Good CoC but inherenting bad tenants

5 Replies

Guys I need some advice. I am under contract for a 4plex. CoC (taking into account vacancy/cap ex and maintenance) is 16%. It is a class B or C. Schools are 9 and 10s.

One out of the 4 units is being renovated and we will choose the tenant. One unit is being leased out to section 8 and she has lived there for 5 years without problems. The 3rd unit is being leased out to a veteran. The previous owners allowed him to forgo paying rent for a few months when he first moved in “to get him back on his feet.” Now they are collecting an extra $200/month in rent from him. He will have that paid off in 8 months. The 4th unit the tenant pays late every month and has accrued a lot in late fees (previously owners charging $5/day in late charges). But they don’t hold her accountable for the late feedback so she has never paid them (according to the ledger).

My questions:

1. Should we buy this property given the fact that we may need to evict tenants?The previous landlords have let a lot of things slide

2. The previous owners want to make the veteran sign a new lease that includes paying them their $200/month OR want to keep the security deposits to account for this

Any advice?

Thanks!  

If the deal makes sense and meets your goals (CoC, cash flow, etc...) you should make the purchase. You should ask for the leases and read them to see what exactly you are inheriting to better understand what you are on the hook for.

As far as the past due rent, not sure why the owners think that you should be on the hook for them not enforcing a lease agreement properly, but maybe you can make a deal with them that passes on the $200 per month as long as he pays it. 

If you do re-sign this tenant with the $200 as part of the terms of the lease - this will be reflected as a loss of $200 per income each month when fully repaid on your books. Anyone looking at your books might want to know why you suddenly decreased that units rent by $200 per month. 

Either way -- I suggest you read the individual leases (not just one as they may be substantially different) to see how you can be in a position to get rid of the chronically past due if needed as well as frame for a future need of getting rid of the gentleman who is "getting back on his feet" in the event that he stumbles again.

Good luck!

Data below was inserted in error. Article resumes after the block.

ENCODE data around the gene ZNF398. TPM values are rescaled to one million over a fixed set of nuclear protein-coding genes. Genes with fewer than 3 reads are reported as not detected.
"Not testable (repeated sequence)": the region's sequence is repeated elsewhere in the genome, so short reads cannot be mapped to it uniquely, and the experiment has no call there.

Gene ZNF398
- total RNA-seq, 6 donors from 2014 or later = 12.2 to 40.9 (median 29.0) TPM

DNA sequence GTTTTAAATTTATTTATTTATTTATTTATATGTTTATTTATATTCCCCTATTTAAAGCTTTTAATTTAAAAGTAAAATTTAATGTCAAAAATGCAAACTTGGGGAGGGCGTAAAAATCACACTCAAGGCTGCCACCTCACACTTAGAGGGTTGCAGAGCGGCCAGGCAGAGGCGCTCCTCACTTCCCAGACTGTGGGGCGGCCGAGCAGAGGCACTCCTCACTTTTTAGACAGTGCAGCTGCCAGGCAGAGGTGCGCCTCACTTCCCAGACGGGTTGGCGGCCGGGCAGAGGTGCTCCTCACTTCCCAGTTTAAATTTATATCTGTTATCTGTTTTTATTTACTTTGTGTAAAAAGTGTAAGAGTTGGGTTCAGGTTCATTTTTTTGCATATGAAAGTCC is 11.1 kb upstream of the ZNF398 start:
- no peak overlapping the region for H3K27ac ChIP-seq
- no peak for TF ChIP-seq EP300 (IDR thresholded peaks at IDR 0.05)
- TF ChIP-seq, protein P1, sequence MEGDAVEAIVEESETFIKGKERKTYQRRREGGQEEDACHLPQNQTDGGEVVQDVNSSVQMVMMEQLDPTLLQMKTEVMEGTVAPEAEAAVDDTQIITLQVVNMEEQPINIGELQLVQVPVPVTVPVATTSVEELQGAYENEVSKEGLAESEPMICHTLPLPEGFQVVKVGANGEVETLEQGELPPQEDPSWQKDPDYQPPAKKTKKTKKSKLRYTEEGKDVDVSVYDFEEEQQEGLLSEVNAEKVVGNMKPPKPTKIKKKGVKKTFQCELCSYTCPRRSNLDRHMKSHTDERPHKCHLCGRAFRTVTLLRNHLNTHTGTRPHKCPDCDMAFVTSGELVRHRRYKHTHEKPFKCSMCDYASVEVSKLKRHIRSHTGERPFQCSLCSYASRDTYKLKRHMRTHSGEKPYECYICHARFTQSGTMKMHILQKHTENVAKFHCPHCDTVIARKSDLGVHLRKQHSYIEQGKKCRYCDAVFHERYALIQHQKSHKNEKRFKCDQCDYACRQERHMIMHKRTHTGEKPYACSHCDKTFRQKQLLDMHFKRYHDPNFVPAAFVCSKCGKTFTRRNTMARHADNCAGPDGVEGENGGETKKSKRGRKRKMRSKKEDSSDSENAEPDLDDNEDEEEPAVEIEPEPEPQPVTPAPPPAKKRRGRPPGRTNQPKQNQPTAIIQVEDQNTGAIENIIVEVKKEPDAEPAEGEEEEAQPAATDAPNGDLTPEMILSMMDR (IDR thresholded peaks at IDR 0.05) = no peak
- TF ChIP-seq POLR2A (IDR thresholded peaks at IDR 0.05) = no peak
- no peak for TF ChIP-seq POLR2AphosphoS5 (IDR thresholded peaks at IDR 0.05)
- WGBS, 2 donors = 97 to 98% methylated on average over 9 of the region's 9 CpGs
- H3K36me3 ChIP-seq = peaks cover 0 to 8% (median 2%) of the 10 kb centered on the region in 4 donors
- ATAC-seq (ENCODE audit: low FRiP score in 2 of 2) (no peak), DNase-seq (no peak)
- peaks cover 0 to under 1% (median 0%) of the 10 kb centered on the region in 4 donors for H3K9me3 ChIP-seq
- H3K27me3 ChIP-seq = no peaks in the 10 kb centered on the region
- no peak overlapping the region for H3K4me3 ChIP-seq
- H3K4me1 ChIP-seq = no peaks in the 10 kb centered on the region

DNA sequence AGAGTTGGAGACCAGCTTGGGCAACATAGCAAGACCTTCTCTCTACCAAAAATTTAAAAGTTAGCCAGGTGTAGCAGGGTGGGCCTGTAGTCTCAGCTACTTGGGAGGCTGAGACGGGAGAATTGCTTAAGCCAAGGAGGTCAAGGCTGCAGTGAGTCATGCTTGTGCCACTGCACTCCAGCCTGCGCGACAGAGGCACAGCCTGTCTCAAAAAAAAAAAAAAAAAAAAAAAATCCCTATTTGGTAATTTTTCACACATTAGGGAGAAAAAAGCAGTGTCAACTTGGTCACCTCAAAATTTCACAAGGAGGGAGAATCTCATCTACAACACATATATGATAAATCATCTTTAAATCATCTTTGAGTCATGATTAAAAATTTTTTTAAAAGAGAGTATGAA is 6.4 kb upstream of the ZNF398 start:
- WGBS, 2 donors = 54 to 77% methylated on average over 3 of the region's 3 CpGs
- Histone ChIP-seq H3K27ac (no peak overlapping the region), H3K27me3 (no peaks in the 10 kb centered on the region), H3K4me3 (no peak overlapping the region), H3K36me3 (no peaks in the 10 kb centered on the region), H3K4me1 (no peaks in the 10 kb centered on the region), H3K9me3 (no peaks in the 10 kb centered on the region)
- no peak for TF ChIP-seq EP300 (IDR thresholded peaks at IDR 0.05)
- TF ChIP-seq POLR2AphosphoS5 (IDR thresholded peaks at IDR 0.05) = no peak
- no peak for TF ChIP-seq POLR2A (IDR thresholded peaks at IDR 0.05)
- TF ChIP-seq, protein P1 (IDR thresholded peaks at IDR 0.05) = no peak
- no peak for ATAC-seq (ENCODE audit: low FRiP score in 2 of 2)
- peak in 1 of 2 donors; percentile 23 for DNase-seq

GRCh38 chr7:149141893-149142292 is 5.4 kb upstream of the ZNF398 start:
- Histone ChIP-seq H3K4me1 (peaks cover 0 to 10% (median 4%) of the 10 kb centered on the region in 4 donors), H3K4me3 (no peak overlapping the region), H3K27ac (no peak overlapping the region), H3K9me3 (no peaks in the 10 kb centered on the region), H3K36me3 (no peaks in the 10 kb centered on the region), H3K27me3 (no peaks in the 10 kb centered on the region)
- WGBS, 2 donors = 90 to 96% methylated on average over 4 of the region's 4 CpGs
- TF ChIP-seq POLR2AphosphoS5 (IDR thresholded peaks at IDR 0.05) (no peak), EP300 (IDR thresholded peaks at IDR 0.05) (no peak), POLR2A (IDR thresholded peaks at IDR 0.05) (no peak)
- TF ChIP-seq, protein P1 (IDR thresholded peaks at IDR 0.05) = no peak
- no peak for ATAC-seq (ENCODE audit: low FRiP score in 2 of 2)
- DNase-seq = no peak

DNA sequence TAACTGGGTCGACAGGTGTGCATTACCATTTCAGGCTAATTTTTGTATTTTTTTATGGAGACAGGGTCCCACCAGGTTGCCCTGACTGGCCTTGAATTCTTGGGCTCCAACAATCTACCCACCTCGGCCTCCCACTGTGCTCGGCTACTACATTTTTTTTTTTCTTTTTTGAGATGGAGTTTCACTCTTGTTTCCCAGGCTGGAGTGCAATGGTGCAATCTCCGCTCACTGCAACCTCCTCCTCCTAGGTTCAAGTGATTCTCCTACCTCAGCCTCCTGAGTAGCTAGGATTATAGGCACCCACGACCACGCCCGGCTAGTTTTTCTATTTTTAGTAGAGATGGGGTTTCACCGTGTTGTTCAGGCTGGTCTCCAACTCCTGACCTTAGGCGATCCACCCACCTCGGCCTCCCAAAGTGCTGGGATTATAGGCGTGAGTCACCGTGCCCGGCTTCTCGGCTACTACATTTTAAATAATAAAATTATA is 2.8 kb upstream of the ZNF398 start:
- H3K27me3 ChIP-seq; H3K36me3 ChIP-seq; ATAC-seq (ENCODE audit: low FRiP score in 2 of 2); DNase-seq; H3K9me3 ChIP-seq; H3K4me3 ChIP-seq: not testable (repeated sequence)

I'm in agreement with Joe Gamatoria as far as completing the purchase if it meets your goals.

As for the two tenant problems:

1) The veteran. I have nothing more to add to what you already know or Joe has said except that I wouldn't let sellers dip into the security deposit for two reasons: First, you now have an unsecured unit and even if (s)he's a model tenant, when (s)he moves out you're going to eat a cost that you could/should have been able to pass on. Second, I can't imagine the deposit covers the outstanding $1600 so the problem doesn't go away by giving up the deposit, the figure just gets smaller.

2) The late payer. Get the lease and nail down terms and conditions. Once you've closed and they are your problem, make an appointment and sit down with them to re-educate them as to the terms of their lease. Make it clear that there is a new sheriff in town and they will be held accountable, rents are due on this date every month, late fees are whatever they are, non-payment will result in a legal posting on such-and-such a date. Then follow through, no slack. Hopefully, the first time you post them, they'll figure it out. If they don't, you have three other rented units paying the bills while you give these folks the heave-ho.

I wouldn't let either of these deter you from the purchase if the numbers work for you, and of the two I actually see the veteran as the stickier problem because it's a three way negotiation without clear guidelines.

Cheers,

@Victoria S.

When fully rented out does the property meet at least the one percent rule?   

Section 8 tenant sounds like good guaranteed income

The unit being rented out by the veteran is NONE of their business once they close on the property. They are selling the property so they have no right to make you suffer for their past mistakes with the veteran or the late paying tenant. You do not need to put the tenant in that predicament. Let them know that you're not going to play that game because they no longer will  own the property. 

As for the consistently late paying tenant...HAve ALL tenants fill out an estoppel.....and have ALL tenants sign YOUR new lease and include the late fees. Put in bold letters something on there about late fees, etc. Then, when she is late on her rent....."Drop the hammer". Kansas is a VERY Landlord Friendly State.....Whatever your local laws are abide by them....3 day notice, etc.   When she sees you mean business and is about to be evicted she will play ball or she will find a different place to live. That''s what I have done on my rentals in Cleveland.

I disagree with the new Sherrif in town mentality on the late paying tenant. I paid rent late pretty often too in my 10 years of renting before home ownership and now investor isn low income sfhs. I always could find the money, it’s just sometimes the bar sounded like more fun and I knew I would get the landlord money on the next paycheck. I rewarded a cool landlord by staying multiple years. 

I do think a tactic would be to negotiate as fast as you can to raise the rent a fairly good amount on the late payer and let the tenant negotiate you down a bit, so then they think they are a good negotiator (because you are abviously tough).  And then you two might respect each other and get a long great for a while.

I like the deal. I'd buy 16% COC all day long. Best of luck.